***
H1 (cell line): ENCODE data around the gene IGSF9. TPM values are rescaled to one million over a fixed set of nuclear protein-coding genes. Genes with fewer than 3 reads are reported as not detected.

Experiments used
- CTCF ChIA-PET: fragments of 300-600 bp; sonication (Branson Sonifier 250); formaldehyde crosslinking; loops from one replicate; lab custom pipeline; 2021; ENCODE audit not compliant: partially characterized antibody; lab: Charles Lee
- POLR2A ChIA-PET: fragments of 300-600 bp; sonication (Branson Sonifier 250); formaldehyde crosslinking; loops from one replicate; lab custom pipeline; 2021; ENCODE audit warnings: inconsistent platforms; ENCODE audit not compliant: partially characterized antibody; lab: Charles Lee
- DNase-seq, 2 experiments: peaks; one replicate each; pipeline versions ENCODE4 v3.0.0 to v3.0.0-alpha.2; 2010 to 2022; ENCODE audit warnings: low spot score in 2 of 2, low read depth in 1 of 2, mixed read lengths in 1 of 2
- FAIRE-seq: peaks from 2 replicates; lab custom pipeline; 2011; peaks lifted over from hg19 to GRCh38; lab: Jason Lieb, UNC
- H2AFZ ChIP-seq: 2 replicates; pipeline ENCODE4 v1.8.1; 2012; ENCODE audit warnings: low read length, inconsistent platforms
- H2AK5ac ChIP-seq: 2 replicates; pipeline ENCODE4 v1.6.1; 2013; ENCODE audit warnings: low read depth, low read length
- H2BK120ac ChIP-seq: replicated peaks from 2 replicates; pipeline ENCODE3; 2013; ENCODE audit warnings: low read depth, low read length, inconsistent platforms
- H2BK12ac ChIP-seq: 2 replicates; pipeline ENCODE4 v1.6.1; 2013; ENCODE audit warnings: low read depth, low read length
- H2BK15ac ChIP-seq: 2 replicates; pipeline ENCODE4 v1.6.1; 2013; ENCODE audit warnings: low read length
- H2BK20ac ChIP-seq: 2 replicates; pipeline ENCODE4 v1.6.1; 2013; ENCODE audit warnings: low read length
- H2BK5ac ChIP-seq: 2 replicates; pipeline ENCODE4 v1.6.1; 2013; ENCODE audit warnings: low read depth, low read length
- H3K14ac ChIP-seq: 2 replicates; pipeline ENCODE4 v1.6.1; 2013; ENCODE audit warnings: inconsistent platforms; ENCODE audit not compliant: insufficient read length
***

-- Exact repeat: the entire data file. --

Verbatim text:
H1 (cell line): ENCODE data around the gene IGSF9. TPM values are rescaled to one million over a fixed set of nuclear protein-coding genes. Genes with fewer than 3 reads are reported as not detected.

Experiments used
- CTCF ChIA-PET: fragments of 300-600 bp; sonication (Branson Sonifier 250); formaldehyde crosslinking; loops from one replicate; lab custom pipeline; 2021; ENCODE audit not compliant: partially characterized antibody; lab: Charles Lee
- POLR2A ChIA-PET: fragments of 300-600 bp; sonication (Branson Sonifier 250); formaldehyde crosslinking; loops from one replicate; lab custom pipeline; 2021; ENCODE audit warnings: inconsistent platforms; ENCODE audit not compliant: partially characterized antibody; lab: Charles Lee
- DNase-seq, 2 experiments: peaks; one replicate each; pipeline versions ENCODE4 v3.0.0 to v3.0.0-alpha.2; 2010 to 2022; ENCODE audit warnings: low spot score in 2 of 2, low read depth in 1 of 2, mixed read lengths in 1 of 2
- FAIRE-seq: peaks from 2 replicates; lab custom pipeline; 2011; peaks lifted over from hg19 to GRCh38; lab: Jason Lieb, UNC
- H2AFZ ChIP-seq: 2 replicates; pipeline ENCODE4 v1.8.1; 2012; ENCODE audit warnings: low read length, inconsistent platforms
- H2AK5ac ChIP-seq: 2 replicates; pipeline ENCODE4 v1.6.1; 2013; ENCODE audit warnings: low read depth, low read length
- H2BK120ac ChIP-seq: replicated peaks from 2 replicates; pipeline ENCODE3; 2013; ENCODE audit warnings: low read depth, low read length, inconsistent platforms
- H2BK12ac ChIP-seq: 2 replicates; pipeline ENCODE4 v1.6.1; 2013; ENCODE audit warnings: low read depth, low read length
- H2BK15ac ChIP-seq: 2 replicates; pipeline ENCODE4 v1.6.1; 2013; ENCODE audit warnings: low read length
- H2BK20ac ChIP-seq: 2 replicates; pipeline ENCODE4 v1.6.1; 2013; ENCODE audit warnings: low read length
- H2BK5ac ChIP-seq: 2 replicates; pipeline ENCODE4 v1.6.1; 2013; ENCODE audit warnings: low read depth, low read length
- H3K14ac ChIP-seq: 2 replicates; pipeline ENCODE4 v1.6.1; 2013; ENCODE audit warnings: inconsistent platforms; ENCODE audit not compliant: insufficient read length